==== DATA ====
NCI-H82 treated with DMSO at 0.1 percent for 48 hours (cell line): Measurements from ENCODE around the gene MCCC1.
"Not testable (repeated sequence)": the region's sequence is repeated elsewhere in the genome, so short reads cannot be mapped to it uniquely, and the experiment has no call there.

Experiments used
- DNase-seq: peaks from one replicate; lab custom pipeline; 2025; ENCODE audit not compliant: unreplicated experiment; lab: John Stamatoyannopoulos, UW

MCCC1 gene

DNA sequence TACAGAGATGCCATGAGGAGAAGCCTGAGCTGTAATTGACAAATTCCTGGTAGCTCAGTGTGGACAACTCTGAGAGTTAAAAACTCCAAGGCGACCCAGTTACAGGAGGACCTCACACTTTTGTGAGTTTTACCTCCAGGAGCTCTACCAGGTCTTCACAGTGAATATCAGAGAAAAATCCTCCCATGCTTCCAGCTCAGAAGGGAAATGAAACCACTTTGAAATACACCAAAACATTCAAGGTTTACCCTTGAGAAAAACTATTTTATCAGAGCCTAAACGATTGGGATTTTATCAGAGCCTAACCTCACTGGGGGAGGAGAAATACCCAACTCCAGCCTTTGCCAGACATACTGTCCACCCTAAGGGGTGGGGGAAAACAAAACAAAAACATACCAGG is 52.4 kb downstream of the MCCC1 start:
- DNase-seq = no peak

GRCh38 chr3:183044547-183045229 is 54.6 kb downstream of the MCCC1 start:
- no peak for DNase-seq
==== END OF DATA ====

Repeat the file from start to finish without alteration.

NCI-H82 treated with DMSO at 0.1 percent for 48 hours (cell line): Measurements from ENCODE around the gene MCCC1.
"Not testable (repeated sequence)": the region's sequence is repeated elsewhere in the genome, so short reads cannot be mapped to it uniquely, and the experiment has no call there.

Experiments used
- DNase-seq: peaks from one replicate; lab custom pipeline; 2025; ENCODE audit not compliant: unreplicated experiment; lab: John Stamatoyannopoulos, UW

MCCC1 gene

DNA sequence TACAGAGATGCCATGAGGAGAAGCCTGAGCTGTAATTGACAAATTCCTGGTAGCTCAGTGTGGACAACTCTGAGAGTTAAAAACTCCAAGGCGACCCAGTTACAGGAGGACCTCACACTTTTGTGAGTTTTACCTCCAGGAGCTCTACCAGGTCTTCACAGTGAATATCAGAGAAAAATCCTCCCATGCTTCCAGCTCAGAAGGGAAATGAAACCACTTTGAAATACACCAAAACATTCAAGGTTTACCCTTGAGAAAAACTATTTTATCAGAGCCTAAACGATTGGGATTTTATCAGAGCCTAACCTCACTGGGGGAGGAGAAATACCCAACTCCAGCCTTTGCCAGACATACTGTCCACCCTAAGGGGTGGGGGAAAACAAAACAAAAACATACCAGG is 52.4 kb downstream of the MCCC1 start:
- DNase-seq = no peak

GRCh38 chr3:183044547-183045229 is 54.6 kb downstream of the MCCC1 start:
- no peak for DNase-seq